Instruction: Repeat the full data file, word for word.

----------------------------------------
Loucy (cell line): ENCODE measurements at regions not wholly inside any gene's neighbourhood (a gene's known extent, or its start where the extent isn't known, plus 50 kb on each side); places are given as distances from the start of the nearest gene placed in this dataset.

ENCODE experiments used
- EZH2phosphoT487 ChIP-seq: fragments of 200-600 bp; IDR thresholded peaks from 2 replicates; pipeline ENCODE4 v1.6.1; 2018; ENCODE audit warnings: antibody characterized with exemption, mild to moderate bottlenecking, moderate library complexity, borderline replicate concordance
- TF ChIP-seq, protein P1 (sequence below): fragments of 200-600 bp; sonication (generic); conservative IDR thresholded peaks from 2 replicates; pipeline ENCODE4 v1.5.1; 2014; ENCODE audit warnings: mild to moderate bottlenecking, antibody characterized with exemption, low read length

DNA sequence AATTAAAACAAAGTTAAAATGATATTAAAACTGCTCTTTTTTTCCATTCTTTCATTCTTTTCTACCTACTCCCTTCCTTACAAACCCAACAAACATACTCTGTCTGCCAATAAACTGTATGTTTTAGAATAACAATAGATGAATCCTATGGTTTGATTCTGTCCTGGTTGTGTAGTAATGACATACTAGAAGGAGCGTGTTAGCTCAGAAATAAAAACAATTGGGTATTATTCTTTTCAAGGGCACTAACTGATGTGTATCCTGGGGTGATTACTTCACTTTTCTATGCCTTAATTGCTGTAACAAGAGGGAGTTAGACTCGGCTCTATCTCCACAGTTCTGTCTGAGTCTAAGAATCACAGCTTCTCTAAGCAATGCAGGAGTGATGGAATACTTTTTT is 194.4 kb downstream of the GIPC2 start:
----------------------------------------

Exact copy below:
Loucy (cell line): ENCODE measurements at regions not wholly inside any gene's neighbourhood (a gene's known extent, or its start where the extent isn't known, plus 50 kb on each side); places are given as distances from the start of the nearest gene placed in this dataset.

ENCODE experiments used
- EZH2phosphoT487 ChIP-seq: fragments of 200-600 bp; IDR thresholded peaks from 2 replicates; pipeline ENCODE4 v1.6.1; 2018; ENCODE audit warnings: antibody characterized with exemption, mild to moderate bottlenecking, moderate library complexity, borderline replicate concordance
- TF ChIP-seq, protein P1 (sequence below): fragments of 200-600 bp; sonication (generic); conservative IDR thresholded peaks from 2 replicates; pipeline ENCODE4 v1.5.1; 2014; ENCODE audit warnings: mild to moderate bottlenecking, antibody characterized with exemption, low read length

DNA sequence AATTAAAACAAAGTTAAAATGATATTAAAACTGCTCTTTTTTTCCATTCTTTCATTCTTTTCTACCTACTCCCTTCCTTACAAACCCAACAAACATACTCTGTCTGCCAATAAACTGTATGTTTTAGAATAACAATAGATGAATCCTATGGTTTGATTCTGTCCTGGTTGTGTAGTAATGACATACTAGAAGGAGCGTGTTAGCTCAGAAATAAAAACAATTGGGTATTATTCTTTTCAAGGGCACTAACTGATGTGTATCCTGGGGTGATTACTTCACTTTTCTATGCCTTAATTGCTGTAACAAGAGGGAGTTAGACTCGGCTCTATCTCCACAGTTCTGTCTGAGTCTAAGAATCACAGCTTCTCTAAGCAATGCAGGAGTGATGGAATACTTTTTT is 194.4 kb downstream of the GIPC2 start: